Probably not fatal to the GOP’s hopes of retaking this seat, but not helpful either.
Per Becket Adams, since when do tea partiers describe rich people as “the one percent”?
[Palin] is slated to appear at a Saturday event organized around [Rob] Maness’s “#OneofUs” campaign, a campaign intended to frame the candidate as an average Louisianan in contrast to the GOP front-runner in the race, Rep. Bill Cassidy, and Sen. Mary Landrieu (D-La.), both of whom Maness has characterized as out-of-touch Washington elites.
“If you could sum up this campaign, it’s two of them vs. one of us,” a source familiar with the event told The Hill.
“Mary Landrieu illegally uses taxpayer dollars to pay for charter planes. Bill Cassidy is hosting Mitt Romney at a white-linen fundraising event for the 1 percent. Former Republican vice presidential nominee and Gov. Sarah Palin will be joining Rob Maness at an event here in Louisiana at a local restaurant with a great story serving some gator.”
As I say, not helpful but probably not fatal. This would be bad, bad news if Louisiana was holding a traditional general election in November, where the candidate with the most votes becomes senator. Maness is polling at around seven to 10 percent; Cassidy is in the mid-40s in most surveys. In a traditional election, you’d be looking at the possibility of a 45/40/15 Mary Landrieu win, with Cassidy and Maness splitting the conservative majority. But that’s not how things work in Louisiana: They hold a ‘jungle primary” in November in lieu of a general election, with the two top vote-getters advancing to a runoff in December unless one of them somehow pulls a clear majority. No one thinks Landrieu is getting 51 percent on the first vote, so even if Palin drives a chunk of tea partiers away from Cassidy and towards Maness, Cassidy’s still going to be in the runoff with Landrieu. Palin might even endorse him at that point in the name of party unity, just as she has Pat Roberts in Kansas.
The question is, could Cassidy possibly reach 51 percent on the first ballot and avoid the runoff with Landrieu? He’d be favored to win, but anything could before December. Democrats will throw everything they’ve got into helping reelect Landrieu, especially if the results on election night in November produce a very narrow GOP Senate majority. For Republicans, it’s much better to win this race ASAP. Maness’s candidacy and Palin’s endorsement of it makes that less likely — but how much less? Noah and I were chatting about it this morning and he flagged these recent numbers from Fox News:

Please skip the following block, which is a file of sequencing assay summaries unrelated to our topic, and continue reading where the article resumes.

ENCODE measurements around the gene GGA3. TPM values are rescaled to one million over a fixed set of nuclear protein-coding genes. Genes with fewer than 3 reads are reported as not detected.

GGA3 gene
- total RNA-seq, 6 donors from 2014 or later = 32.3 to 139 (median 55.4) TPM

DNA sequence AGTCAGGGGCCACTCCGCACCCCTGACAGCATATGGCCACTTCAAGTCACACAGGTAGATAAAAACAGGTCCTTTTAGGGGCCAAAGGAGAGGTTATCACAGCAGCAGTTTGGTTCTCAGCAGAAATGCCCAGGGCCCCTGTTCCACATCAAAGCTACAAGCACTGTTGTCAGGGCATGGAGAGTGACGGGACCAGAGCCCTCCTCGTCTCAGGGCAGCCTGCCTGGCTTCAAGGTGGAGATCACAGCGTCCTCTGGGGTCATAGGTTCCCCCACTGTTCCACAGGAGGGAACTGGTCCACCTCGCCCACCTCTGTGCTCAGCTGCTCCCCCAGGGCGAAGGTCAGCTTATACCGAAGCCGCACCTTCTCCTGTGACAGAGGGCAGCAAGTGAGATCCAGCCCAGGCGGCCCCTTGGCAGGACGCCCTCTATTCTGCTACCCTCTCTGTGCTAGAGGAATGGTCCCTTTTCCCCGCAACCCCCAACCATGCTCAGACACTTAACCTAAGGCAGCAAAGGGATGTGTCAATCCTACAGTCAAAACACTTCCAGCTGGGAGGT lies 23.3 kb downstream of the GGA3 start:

Even if you move all of Maness’s voters into Cassidy’s column, he’s still nearly 10 points away from an outright majority. (The same poll showed him up 51/38 in a head to head race with Landrieu a la the runoff.) If Fox’s data is accurate then Palin’s endorsement of Maness doesn’t much matter: Realistically, it’s already unlikely that Cassidy’s going to get 51 percent during the “jungle primary.” On the other hand, a poll taken earlier this month by Rasmussen showed Cassidy with 44 percent, Landrieu with 41, and “other” with nine — which would put Cassidy within striking distance of winning the election on the first ballot. To make it happen, he needs big-name tea partiers telling Louisianans to forget Maness and opt for the Republican with the chance to win. Palin’s apparently ready to tell them the opposite.
Why would she do it given that Maness has zero chance? The conventional wisdom on social media is that she’s trying to placate conservatives who might otherwise object to her stumping for Pat Roberts. It’s probably the most efficient way for her to behave if she wants to (a) get involved in the midterms down the stretch but also (b) guarantee a Republican Senate. Roberts is the guy who’s in deep trouble, not Cassidy; a conservative campaign against him led by Palin or some other tea-party star really could wreck what little chance he has left of retaining his seat. So she’s going to bat for him but also for the longshot Maness to reassure grassroots righties that, per Maness’s campaign theme, she’s “one of us.” And as I say, it may well be that she ends up endorsing Cassidy anyway before the runoff once Maness is out of the picture.
Exit question: Why would Palin of all people feel the need to prove her grassroots credentials at this point by endorsing a longshot? She endorsed Chris McDaniel against Thad Cochran during a far more competitive, far more important primary where there’s almost no chance of the seat turning Democratic. She’s got nothing to prove.